“Do you longe them?” she asked.
Well, yes, in a manner of speaking. At first we introduce ourselves to the new trainee, or horse student (victim?) by turning them loose in the pen. With no halter or rope, we move them about at liberty and we assess their way of reacting to us. This way we learn how bold or spooky they are, how high or low their energy level is, and to some extent how fast they can learn. This type of work is much more complex than it seems, much more than chasing a horse until it gets tired. To get good at it, a large number and variety of horses need to be worked with. A lot can be learned from books and videos about round pen work, but what works best is to mentor with an experienced trainer, who can walk you through the steps.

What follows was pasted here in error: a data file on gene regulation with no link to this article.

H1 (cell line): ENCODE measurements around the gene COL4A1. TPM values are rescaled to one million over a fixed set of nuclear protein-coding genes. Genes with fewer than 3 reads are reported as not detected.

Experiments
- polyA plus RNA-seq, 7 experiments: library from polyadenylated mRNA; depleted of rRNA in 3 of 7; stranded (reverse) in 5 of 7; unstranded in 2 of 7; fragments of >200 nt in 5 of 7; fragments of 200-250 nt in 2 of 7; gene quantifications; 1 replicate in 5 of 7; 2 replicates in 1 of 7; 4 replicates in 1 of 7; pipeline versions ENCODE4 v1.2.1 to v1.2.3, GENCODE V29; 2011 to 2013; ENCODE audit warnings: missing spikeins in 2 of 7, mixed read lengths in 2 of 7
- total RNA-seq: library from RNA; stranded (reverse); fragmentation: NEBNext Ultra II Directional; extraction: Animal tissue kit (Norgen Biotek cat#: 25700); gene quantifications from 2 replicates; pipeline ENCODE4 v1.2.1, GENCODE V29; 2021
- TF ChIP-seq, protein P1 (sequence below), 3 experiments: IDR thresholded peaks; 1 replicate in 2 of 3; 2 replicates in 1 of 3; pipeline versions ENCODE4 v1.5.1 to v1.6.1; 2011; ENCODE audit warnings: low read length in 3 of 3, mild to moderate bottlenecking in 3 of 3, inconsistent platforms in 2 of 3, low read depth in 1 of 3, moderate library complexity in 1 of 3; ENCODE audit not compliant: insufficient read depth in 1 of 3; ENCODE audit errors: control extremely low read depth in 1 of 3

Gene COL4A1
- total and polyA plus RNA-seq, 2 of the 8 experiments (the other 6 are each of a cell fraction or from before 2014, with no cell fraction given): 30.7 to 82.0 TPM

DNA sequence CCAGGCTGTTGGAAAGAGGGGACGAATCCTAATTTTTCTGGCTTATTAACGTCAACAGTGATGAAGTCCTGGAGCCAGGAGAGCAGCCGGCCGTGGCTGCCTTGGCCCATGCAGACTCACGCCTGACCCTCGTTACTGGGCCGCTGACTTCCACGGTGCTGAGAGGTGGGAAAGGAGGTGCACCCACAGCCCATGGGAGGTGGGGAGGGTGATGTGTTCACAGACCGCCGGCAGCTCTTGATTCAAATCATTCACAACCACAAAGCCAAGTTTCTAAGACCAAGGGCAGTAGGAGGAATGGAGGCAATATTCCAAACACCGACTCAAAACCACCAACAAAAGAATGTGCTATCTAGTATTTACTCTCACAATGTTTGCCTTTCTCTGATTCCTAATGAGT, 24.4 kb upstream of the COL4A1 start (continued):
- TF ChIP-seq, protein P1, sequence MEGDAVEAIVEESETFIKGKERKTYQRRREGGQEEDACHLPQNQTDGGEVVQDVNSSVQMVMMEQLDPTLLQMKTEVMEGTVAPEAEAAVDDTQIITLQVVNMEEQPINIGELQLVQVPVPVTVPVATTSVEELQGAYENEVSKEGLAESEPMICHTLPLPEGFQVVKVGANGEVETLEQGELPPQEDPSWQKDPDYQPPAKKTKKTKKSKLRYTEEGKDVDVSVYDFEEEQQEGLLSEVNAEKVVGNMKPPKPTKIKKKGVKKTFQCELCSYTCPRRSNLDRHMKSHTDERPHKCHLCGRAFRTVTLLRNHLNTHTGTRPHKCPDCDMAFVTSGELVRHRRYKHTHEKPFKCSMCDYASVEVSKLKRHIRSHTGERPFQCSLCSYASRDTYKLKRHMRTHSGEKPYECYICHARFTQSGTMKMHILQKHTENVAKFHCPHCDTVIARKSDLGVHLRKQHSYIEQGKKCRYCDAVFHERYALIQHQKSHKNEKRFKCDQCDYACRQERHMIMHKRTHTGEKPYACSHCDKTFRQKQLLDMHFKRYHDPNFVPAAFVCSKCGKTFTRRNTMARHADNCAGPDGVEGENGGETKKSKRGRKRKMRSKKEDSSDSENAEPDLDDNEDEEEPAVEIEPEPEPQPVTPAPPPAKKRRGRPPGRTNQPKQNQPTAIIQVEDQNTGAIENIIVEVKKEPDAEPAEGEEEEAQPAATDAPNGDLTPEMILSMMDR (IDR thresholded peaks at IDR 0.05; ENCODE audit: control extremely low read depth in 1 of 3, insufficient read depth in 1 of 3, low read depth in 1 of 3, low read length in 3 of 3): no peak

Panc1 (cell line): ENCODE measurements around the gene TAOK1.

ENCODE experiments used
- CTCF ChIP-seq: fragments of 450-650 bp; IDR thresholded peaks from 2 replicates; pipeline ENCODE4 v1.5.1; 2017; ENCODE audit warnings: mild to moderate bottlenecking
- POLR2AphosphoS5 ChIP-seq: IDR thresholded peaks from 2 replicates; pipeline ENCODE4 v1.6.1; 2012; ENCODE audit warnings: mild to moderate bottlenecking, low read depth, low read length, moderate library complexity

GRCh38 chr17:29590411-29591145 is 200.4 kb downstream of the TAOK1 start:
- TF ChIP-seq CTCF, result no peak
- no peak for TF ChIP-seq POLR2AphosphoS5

I’m reminded of a friend whose girlfriend invited him to watch her work her horse. He observed her for an hour, at the end of which she beamed
“so what do you think?”
He answered, “well, you never actually got his attention.”
I understand they subsequently broke up. But I got what he meant. Many times, we force our mounts to perform a task without including them in the learning process. What we want is for them to understand the command and build a behaviour in response to your request, then to develop it into their own skills, eventually gifting you with what you wanted in the first place. I guess Xenophon was right all along:
“nothing forced can ever be beautiful.”